Jim Sandman, president of the Legal Services Corporation, is one of the Lawyers We Love™. He took the top job at LSC less than five years ago after 30 years at a big law firm and a stint as general counsel for DC public schools. Advocating for civil legal aid is part of his job, and today, more people are in need than ever.
In a speech early this month, Sandman argued that the United States had failed to fulfill a founding principle, equal justice under the law.
Sandman told faculty and students at the Saint Louis University School of Law that LSC funding was at its lowest point in history relative to the number of people needing legal assistance. LSC funds 130-odd legal aid organizations throughout the country. That funding pays for free legal representation and other services to eligible people.
The federal appropriation for LSC last year was $350 million. “That’s about what Americans spend every year on Halloween costumes for their pets,” Sandman said.
It’s harsh but true. Funding for legal services is a national disgrace. Although most LSC recipients also receive funding through state appropriations and the interest on state bar trust accounts, those sources have seen even greater declines. This tight funding environment has placed civil legal aid in a crisis. As a result, fully half of those eligible for assistance are turned away by legal aid organizations due to lack of funding.
In St. Louis, Sandman described the large numbers of people going to court without a lawyer as a “justice gap.” By some measures, 80% of all civil litigants are unrepresented. Half of them default and the other half represent themselves, often unskillfully. That’s more than a gap; it’s a canyon.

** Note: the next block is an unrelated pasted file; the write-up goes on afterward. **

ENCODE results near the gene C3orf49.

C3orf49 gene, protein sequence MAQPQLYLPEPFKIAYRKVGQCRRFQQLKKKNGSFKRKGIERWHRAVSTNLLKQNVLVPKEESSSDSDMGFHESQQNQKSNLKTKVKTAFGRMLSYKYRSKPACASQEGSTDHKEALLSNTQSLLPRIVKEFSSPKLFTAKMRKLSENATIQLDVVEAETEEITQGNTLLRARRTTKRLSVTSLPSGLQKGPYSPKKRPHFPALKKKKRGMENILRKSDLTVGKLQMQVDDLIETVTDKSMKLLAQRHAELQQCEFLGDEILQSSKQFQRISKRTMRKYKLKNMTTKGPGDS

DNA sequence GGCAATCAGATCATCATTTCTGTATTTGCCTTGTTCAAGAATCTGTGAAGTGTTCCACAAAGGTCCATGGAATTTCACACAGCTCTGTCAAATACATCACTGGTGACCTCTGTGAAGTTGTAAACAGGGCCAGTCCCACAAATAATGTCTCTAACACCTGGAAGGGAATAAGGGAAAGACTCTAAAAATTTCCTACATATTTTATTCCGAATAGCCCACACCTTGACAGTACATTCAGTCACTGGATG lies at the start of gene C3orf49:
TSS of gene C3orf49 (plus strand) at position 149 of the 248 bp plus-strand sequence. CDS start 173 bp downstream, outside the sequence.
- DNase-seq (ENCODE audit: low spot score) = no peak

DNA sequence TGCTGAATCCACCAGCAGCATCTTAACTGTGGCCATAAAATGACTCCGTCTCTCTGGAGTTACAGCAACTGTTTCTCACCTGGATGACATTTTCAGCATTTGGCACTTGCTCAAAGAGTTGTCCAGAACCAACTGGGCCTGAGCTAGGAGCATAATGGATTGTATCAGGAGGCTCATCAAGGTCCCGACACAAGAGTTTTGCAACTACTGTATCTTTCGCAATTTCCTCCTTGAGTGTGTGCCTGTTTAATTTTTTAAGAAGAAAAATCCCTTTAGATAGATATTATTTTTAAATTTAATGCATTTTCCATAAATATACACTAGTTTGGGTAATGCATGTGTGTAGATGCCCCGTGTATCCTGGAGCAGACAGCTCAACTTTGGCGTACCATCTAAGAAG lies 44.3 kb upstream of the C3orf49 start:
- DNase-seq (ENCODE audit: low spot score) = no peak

“The American commitment to equal justice under law actually predates the founding of the Republic,” Sandman said. He told the students these systemic failures were “completely inconsistent with our values.”
Maybe that’s true, but our values are defined by our actions, not by our aspirations. We need to restore funding for civil legal aid nationwide, and we need to find solutions that go beyond legal representation, as Sandman has argued in the past. There must be more space for paraprofessionals like Washington state’s legal technicians, as well as online do-it-yourself services like our Case Manager.
Sandman is one of the fiercest advocates for legal aid in the legal profession. The talent that helped him lead a top law firm for a decade is the same talent that charts his path at LSC. He’s enjoyed the trajectory of a talented and committed public servant, and that’s a good thing for all of us.
Follow Jim Sandman and the Legal Services Corporation on Twitter at @LSCTweets.